Friday, September 29, 2017

Tortellini Soup with Spinach and Kielbasa

No matter how hard I tried, there was just no way to make this soup look as pretty and delicious as it tasted. I suppose if I had topped it with grated Parmesan, as I did before I ate it, it would have looked better; a sprinkling of freshly chopped parsley probably wouldn't have hurt either. But, despite its rather humble appearance, this soup is big on taste.

I found a package of cheese tortellini while cleaning the fridge the other day, and thought tortellini soup sounded so good. It didn't bother me that it was 95° outside. It was, after all, the month of September, and come September I switch into Soup Mode, weather be damned. In my search for recipes using cheese tortellini, I stumbled upon an interesting one on I adapted it to kick the kale to the curb (I am so over kale!), replacing it with the spinach that I always tend to have in my fridge. 

When I make it again, and I will, I'll add another can of cannellini beans, there weren't enough in here to suit me. I found this tasty and satisfying, not to mention a wonderfully hearty bowl of goodness. This soup will fill you up. All it needs is a nice roll, or piece of cornbread, and you have a wonderful meal. It keeps up to three days in the fridge; the jury is still out as to how well it freezes. I have a number of containers of it in my freezer, and come winter when I thaw them out, I'll let you know.
Tortellini Soup with Spinach and Kielbasa
Slightly adapted from

2 tablespoons olive oil
1 12-ounce fully cooked smoked kielbasa sausage, thinly sliced
1 medium onion, chopped
1 cup chopped fresh fennel (do not omit!)
4 garlic cloves, minced
1 ½  teaspoons chopped fresh thyme
1/4 teaspoon dried crushed red pepper
10 cups low sodium chicken stock
4 cups of baby spinach
1 15-ounce can cannellini beans, rinsed and drained
1 9-ounce package cheese tortellini
1 cup grated Parmesan cheese

Heat oil in a heavy large pot over medium-high heat. Add next six ingredients, sauté until vegetables are soft and Kielbasa is brown, about 12 minutes. Stir in stock and bring to a boil. Stir in cannellini beans, reduce heat to low and simmer about four minutes. Stir in spinach and allow to wilt. Add tortellini to the soup and simmer until pasta is tender, but still firm, about five minutes. Serve topped with grated Parmesan.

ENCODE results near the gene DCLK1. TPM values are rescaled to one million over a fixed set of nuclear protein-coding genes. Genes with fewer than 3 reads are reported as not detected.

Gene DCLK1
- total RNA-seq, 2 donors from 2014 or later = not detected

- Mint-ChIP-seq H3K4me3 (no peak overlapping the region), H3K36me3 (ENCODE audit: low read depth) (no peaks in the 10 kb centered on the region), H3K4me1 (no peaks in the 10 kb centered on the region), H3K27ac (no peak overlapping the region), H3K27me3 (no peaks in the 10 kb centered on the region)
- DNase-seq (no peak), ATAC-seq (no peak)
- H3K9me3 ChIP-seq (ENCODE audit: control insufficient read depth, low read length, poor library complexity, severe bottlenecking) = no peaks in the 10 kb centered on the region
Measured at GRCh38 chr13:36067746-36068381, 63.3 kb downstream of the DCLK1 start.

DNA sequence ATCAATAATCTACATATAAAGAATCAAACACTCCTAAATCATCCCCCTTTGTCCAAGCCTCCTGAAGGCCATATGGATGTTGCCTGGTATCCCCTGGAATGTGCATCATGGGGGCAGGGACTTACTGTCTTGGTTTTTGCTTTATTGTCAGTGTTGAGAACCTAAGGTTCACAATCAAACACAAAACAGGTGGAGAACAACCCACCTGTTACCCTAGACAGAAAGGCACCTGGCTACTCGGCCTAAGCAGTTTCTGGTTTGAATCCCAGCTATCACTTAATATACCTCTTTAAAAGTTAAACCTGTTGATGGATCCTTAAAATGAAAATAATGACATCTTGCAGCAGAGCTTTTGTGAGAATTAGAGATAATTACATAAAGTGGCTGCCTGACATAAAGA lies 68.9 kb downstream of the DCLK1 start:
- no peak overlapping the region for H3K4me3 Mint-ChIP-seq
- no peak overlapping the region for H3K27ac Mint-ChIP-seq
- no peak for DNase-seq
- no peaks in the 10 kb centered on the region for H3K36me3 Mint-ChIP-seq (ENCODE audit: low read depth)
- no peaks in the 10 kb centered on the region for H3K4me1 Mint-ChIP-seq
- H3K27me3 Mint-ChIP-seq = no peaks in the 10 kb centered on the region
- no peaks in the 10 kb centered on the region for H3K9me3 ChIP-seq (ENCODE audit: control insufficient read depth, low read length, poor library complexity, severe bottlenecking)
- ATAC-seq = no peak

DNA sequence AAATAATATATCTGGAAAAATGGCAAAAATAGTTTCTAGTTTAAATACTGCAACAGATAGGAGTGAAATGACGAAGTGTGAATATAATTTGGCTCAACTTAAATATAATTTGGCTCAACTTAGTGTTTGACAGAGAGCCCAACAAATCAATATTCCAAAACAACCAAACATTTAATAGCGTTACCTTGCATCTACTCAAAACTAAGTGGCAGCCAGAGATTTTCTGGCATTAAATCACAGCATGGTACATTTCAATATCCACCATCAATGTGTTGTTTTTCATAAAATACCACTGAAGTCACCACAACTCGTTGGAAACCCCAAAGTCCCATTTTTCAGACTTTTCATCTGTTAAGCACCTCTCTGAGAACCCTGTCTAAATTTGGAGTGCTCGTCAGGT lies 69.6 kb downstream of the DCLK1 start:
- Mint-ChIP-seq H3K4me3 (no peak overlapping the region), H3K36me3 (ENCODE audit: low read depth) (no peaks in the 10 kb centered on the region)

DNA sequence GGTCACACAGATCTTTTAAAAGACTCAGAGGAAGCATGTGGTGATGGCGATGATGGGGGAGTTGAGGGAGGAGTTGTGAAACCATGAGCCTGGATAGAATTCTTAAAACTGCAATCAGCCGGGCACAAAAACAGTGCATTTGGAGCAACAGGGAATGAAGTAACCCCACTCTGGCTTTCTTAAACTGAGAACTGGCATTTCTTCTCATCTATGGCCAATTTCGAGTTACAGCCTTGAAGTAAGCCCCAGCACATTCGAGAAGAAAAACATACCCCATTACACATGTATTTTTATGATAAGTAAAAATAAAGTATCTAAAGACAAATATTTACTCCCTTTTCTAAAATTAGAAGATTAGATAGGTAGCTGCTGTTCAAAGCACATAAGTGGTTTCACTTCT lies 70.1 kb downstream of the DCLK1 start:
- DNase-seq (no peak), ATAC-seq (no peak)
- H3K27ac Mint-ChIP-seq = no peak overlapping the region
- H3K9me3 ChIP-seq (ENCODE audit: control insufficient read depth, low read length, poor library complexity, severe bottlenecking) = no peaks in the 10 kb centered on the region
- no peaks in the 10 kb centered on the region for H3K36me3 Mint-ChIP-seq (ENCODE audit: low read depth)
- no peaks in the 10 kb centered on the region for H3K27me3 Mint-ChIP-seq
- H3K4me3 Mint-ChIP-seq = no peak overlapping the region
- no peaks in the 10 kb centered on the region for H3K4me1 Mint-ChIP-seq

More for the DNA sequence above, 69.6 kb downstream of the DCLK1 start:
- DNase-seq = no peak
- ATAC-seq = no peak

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Thursday, September 28, 2017

Queso! by Lisa Fain, a Review

I have been aware of Lisa Fane ever since I first stumbled upon her blog at the end of 2005. Ever since then, I have been one of her biggest fans, pre-ordering both of her wonderful cookbooks, The Homesick Texan Cookbook and The Homesick Texan's Family Table Cookbook, finding these two among the most well used in my massive collection. She's a seventh generation Texan, transplanted to New York, with a chatty writing style, and delicious recipes that captured my Tex-Mex loving heart.

Her latest book
, Queso seems as though it was written just for me (I have long been campaigning to make queso another food group). It is impossible not to like, and the kind of book that makes queso lovers like me weep. Who, after all, doesn't like queso? Is it sheer genius to come out with a book full of nothing but queso recipes? What, after all, can be more comforting, than a dish of melted cheese and something to dip into it?
Well researched and comprehensive, this collection of more than 55 recipes contains not just Historic 1887 Chiles Poblano, but also classics like Austin Diner Style Queso and Chili Parlor Queso. I was particularly drawn to the chapter on Quirky Quesos, and immediately dug into making Indian Queso with Jalapeno Chutney (You'll find this recipe on the blog next week.), cumin lover that I am. I was not disappointed; it was delicious! Finding the recipe for El Paso Style Huevos Rancheros made me swoon, just knowing that it's acceptable to have queso for breakfast.
It's easy to get sucked right into this book, and read it like a novel. Each section is preceded with a nice, conversational introduction by Fane, each recipe the same. It's as if you're sitting down to a table with a bowl of chips and your best friend, talking about how much you love what you're about to dig into.
In addition to recipes for queso there are also recipes for tasty must-have accompaniments such as guacamole, pico de gallo, pickled jalapenos, and the like. I had never pickled jalapenos before reading this book, and now I don't seem to be able to stop.
If one of your friends or acquaintances claims to not be a fan of queso, well, first of all they're lying, second, you can direct them to the chapter on Queso in the Wild where it is used as a topper or ingredient for mouthwatering dishes such as Macaroni and Cheese with Green Chili Queso Blanco, Bacon Green Chili Queso Burger, Chicken Fried Steak with Queso Gravy (I tried this – wonderful!), or something simple like Frito Wedge Salad with Queso Dressing. Try this and you will never eat a wedge of lettuce again without topping it with a handful of Fritos and smothering it with melted cheese.
I can't say enough about this book. It is fun to read, the pictures are mouthwatering, the recipes are phenomenal, and it's just the right size as to be easy to handle and more importantly, store. This is a must have, no doubt about it. With the holidays coming up you need to stock up on this book, it would make a great gift for the cook or the queso eater in your life, as well as a very much appreciated hostess gift.